by Kevin Milligan
Governments spend a tremendous amount of energy and money on tax policies related to children. To some extent, this attention may reflect a raw political calculation about who is most likely to vote and what kind of election promise will appear most tantalizing to the targeted voters. However, there is also a strong public policy case for child-focused tax measures. In the case of children, the instincts of politics and policy are broadly aligned.
While the policy case for child benefits is strong, our current way of delivering child benefits in Canada is broken and needs to be reset. It has become a tangled mess with too much overlap, obscured work incentives and confusion for everyone involved.
There is a logical foundation for differential treatment of families with children under our tax system. However, trying to make good on this principle of special tax treatment for children has resulted in overwhelming complexity. For example, a family in British Columbia in 2012 had to assess its eligibility for ten separate child-focused tax measures. These benefits cross paths, conflict and confuse. The way forward, I suggest, is to rationalize the cornucopia of credits into one delivery method (I propose a refundable tax credit), to remove overlap by consolidating existing measures into fewer programs, and finally to impose a seriously simplified structure on the whole system.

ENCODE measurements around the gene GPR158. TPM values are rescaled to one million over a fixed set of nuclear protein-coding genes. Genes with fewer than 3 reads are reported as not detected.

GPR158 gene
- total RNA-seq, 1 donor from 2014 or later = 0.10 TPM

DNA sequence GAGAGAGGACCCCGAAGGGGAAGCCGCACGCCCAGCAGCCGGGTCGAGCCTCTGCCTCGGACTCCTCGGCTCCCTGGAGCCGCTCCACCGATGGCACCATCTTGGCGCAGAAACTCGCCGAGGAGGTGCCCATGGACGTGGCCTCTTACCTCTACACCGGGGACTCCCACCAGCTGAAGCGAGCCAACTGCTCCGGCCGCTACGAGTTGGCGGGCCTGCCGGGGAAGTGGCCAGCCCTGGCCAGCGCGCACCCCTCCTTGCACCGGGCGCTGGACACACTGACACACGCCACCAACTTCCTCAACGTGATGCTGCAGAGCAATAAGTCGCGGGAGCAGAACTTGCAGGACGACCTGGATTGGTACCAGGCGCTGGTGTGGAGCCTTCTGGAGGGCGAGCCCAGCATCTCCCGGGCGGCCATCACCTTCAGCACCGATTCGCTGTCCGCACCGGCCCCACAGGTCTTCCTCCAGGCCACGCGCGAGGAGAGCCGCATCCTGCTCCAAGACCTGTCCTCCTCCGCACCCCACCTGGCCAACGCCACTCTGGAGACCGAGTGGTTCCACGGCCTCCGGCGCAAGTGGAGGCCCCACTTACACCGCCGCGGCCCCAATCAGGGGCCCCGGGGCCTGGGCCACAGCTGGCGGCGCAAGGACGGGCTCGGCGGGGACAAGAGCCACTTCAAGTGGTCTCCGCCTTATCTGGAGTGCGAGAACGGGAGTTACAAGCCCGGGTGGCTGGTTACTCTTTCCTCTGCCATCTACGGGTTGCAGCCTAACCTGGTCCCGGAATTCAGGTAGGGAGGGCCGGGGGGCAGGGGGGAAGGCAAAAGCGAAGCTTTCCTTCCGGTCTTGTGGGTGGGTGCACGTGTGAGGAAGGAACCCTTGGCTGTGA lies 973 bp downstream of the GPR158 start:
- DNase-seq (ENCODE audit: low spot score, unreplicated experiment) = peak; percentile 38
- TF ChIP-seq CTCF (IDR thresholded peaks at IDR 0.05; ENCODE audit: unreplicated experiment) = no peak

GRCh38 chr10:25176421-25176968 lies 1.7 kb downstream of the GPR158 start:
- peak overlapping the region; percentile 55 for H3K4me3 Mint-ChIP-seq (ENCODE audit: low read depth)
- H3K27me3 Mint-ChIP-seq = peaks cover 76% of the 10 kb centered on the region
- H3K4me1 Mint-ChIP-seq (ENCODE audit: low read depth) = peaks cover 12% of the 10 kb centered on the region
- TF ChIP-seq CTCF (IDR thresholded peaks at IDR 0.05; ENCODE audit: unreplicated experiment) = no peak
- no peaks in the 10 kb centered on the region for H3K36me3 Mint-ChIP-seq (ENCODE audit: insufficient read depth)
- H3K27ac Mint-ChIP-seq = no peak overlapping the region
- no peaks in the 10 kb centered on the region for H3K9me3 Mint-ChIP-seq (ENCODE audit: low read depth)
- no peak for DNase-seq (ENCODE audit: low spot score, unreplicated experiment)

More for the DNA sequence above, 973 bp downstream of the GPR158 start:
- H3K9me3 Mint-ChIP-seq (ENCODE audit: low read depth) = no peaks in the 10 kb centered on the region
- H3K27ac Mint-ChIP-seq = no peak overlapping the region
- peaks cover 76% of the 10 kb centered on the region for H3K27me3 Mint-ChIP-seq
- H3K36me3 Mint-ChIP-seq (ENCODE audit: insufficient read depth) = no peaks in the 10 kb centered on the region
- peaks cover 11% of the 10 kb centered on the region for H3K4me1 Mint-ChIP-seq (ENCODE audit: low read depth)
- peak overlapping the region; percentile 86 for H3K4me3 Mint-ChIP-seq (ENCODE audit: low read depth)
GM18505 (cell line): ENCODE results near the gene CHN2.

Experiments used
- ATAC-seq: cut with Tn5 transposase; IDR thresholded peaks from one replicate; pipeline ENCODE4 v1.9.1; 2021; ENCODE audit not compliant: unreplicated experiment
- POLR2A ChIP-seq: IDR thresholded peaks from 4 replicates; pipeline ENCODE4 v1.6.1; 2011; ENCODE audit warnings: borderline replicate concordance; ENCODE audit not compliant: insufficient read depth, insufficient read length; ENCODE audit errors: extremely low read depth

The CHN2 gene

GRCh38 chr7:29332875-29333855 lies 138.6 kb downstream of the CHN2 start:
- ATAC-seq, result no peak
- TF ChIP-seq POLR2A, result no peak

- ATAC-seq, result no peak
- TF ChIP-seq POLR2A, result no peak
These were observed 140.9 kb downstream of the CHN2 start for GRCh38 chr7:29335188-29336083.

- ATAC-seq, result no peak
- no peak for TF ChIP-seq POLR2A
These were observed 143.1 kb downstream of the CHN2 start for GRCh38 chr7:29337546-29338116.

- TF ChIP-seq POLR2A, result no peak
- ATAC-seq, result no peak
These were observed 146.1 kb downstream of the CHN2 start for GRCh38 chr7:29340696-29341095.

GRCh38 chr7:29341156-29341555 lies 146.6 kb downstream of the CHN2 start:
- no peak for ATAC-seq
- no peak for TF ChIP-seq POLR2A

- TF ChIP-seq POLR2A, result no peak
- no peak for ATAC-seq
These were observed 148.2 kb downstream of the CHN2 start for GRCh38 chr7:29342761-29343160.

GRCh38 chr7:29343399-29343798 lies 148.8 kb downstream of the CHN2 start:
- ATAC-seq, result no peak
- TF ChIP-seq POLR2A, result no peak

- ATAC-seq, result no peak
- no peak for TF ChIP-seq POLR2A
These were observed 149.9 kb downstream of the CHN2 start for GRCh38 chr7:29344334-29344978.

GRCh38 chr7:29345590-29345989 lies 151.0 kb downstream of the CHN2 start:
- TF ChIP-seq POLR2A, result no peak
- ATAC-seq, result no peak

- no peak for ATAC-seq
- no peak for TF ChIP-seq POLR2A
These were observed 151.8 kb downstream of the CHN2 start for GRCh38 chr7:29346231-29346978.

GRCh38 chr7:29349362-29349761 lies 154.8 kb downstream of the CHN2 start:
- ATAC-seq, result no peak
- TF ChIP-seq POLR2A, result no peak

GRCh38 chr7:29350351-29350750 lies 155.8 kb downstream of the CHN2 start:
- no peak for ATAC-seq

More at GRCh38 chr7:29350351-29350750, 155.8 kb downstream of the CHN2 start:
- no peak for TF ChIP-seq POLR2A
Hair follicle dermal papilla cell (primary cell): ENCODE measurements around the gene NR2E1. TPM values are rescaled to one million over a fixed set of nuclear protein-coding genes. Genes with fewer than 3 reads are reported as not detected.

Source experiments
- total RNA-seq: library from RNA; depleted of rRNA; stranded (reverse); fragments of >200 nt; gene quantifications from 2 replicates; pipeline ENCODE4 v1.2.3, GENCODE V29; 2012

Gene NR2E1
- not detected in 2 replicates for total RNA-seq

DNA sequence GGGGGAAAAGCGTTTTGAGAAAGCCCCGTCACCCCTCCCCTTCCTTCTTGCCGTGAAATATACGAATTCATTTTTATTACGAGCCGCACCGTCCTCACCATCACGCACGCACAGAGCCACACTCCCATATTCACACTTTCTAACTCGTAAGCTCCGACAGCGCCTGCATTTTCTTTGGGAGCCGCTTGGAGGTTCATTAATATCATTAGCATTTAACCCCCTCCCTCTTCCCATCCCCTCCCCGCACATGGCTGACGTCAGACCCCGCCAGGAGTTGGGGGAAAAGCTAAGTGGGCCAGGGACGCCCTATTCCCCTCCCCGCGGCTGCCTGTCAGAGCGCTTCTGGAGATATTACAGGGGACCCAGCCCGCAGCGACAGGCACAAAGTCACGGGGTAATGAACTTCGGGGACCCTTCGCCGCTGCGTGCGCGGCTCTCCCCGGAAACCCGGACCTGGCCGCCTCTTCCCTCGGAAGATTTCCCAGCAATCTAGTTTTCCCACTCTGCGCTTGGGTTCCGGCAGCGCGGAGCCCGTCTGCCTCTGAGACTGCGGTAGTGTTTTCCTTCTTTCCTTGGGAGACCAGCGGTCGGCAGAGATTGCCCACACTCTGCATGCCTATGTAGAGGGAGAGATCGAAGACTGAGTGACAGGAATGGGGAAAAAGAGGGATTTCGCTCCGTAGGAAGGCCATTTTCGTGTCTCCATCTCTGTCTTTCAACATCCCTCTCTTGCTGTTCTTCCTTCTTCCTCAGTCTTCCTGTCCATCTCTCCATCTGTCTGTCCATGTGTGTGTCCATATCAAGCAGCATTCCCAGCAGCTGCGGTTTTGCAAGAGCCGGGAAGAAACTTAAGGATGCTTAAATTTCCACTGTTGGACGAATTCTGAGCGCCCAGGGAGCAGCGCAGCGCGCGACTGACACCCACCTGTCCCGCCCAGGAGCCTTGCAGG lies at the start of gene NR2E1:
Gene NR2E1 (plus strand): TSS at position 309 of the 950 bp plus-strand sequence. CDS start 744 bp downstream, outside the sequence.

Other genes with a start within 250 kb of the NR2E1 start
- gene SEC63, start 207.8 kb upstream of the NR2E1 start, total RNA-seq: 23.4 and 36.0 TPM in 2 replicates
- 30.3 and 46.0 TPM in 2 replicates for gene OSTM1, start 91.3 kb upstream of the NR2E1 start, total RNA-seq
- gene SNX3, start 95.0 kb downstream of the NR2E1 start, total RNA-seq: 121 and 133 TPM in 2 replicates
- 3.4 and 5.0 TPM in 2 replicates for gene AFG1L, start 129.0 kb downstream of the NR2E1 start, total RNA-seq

I limit my focus to straight income transfers delivered through the tax system, leaving aside tax credits for child-related expenditures such as childcare or fitness expenses as well as the expenditure side of the government budget (education, social assistance). I also keep my focus on federal and provincial systems excluding Quebec, since the particularities of the Quebec income tax and transfer system require a separate treatment I cannot accommodate in this article.
Why do we have specialized tax treatment for families with children?
Imagine two families of equal income, each with three members of varying ages. If one of the families had two children and the second had one, why should the family with more children be treated differently by the tax system? What makes a human aged five different from a human aged 25 from the point of view of the government? There are two types of answers to these questions. One is a concern for equity between families with children and those without. The second involves the quality of parental decision-making when investing in children – or “efficiency,” in the cold language of economists. I explore both the equity and efficiency arguments below.